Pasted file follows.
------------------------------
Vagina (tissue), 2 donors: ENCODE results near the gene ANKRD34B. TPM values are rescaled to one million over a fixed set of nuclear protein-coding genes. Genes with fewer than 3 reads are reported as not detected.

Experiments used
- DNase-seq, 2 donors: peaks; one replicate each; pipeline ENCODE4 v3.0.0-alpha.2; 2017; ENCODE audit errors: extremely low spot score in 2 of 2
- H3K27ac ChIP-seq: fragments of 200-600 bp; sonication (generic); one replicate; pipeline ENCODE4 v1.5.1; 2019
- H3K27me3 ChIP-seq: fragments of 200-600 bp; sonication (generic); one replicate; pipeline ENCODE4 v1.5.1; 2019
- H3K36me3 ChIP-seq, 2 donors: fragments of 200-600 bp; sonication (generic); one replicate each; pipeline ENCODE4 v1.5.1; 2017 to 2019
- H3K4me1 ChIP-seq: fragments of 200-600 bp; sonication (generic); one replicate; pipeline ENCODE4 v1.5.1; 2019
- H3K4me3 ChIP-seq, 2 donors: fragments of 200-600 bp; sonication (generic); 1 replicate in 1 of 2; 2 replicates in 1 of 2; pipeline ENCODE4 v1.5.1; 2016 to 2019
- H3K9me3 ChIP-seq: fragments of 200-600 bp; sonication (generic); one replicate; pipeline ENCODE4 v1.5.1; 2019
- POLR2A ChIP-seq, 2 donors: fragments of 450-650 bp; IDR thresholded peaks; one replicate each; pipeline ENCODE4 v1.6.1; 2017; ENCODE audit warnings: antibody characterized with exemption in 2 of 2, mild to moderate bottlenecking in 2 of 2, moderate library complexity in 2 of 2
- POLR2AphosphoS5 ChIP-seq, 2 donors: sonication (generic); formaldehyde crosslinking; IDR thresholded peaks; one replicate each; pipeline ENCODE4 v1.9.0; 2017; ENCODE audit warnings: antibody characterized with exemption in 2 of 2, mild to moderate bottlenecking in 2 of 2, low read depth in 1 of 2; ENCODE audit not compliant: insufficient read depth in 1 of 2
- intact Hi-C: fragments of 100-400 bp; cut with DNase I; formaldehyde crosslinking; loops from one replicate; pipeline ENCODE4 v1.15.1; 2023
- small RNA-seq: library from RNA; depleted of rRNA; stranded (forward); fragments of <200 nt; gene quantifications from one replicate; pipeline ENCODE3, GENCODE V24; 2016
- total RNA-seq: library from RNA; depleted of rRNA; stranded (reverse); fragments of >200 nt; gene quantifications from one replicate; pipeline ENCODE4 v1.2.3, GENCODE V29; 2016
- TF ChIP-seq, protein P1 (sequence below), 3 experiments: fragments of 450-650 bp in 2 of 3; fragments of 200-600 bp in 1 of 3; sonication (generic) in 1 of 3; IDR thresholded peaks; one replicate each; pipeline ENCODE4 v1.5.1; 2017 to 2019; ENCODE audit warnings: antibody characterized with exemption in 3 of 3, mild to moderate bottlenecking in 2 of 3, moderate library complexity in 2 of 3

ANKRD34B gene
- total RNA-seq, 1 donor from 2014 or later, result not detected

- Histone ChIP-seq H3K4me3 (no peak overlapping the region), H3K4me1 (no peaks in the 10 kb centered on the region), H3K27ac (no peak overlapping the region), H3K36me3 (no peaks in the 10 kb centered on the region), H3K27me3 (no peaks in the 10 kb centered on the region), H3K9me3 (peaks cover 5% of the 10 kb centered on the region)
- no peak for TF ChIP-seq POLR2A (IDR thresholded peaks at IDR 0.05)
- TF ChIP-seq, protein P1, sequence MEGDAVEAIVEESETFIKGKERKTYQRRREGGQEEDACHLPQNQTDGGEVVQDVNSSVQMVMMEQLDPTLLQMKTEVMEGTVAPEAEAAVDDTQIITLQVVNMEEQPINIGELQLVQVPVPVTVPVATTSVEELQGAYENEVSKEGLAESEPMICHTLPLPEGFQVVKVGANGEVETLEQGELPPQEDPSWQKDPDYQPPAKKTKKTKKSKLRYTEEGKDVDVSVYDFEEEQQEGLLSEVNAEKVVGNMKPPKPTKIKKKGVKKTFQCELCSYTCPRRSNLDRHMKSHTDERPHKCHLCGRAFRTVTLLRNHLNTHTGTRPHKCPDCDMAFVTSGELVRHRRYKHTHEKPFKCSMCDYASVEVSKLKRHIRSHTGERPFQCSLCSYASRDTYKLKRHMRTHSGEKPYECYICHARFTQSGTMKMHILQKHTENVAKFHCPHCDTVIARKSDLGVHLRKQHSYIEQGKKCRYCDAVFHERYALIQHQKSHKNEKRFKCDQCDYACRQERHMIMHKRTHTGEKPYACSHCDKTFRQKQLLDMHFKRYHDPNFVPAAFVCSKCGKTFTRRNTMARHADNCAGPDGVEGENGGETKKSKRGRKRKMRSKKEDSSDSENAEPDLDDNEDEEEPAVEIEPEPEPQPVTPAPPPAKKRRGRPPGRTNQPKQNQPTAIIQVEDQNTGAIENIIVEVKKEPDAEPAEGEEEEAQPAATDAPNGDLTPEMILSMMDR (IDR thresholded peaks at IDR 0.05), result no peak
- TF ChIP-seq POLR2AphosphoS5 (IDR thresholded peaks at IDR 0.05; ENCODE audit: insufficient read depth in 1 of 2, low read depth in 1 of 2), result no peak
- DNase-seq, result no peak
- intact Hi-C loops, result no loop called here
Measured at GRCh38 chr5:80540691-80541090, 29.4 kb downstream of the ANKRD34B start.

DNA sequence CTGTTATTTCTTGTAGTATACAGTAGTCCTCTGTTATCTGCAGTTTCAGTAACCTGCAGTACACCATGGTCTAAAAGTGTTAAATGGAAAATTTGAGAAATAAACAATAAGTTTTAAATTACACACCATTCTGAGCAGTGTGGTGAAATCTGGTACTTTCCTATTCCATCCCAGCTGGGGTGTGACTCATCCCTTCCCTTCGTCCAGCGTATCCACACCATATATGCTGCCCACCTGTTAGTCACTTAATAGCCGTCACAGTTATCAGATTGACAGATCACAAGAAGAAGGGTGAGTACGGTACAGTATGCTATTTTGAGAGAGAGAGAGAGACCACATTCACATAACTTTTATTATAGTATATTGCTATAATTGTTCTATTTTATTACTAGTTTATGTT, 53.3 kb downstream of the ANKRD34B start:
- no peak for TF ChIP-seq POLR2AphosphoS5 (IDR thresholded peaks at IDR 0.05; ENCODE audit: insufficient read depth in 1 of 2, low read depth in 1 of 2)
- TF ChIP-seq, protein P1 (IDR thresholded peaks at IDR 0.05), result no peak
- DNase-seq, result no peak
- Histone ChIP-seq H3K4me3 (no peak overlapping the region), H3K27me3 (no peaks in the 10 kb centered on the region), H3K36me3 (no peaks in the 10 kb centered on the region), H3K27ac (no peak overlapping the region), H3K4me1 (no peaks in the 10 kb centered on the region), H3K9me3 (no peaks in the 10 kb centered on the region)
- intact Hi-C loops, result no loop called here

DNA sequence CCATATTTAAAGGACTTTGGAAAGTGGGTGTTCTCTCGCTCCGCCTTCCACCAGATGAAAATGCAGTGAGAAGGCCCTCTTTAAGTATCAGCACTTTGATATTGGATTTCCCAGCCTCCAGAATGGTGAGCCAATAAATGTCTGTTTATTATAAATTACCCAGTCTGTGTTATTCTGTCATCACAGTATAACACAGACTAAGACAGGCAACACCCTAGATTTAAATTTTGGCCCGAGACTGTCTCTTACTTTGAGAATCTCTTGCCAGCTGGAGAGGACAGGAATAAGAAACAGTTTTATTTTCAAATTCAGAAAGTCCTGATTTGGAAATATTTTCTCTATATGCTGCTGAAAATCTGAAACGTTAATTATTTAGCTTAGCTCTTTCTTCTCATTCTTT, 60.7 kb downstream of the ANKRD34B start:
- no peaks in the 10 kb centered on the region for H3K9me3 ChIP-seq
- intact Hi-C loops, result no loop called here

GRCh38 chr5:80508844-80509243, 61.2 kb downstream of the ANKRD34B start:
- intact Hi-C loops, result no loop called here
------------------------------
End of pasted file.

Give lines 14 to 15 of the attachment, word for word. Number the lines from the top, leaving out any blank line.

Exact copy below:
- total RNA-seq: library from RNA; depleted of rRNA; stranded (reverse); fragments of >200 nt; gene quantifications from one replicate; pipeline ENCODE4 v1.2.3, GENCODE V29; 2016
- TF ChIP-seq, protein P1 (sequence below), 3 experiments: fragments of 450-650 bp in 2 of 3; fragments of 200-600 bp in 1 of 3; sonication (generic) in 1 of 3; IDR thresholded peaks; one replicate each; pipeline ENCODE4 v1.5.1; 2017 to 2019; ENCODE audit warnings: antibody characterized with exemption in 3 of 3, mild to moderate bottlenecking in 2 of 3, moderate library complexity in 2 of 3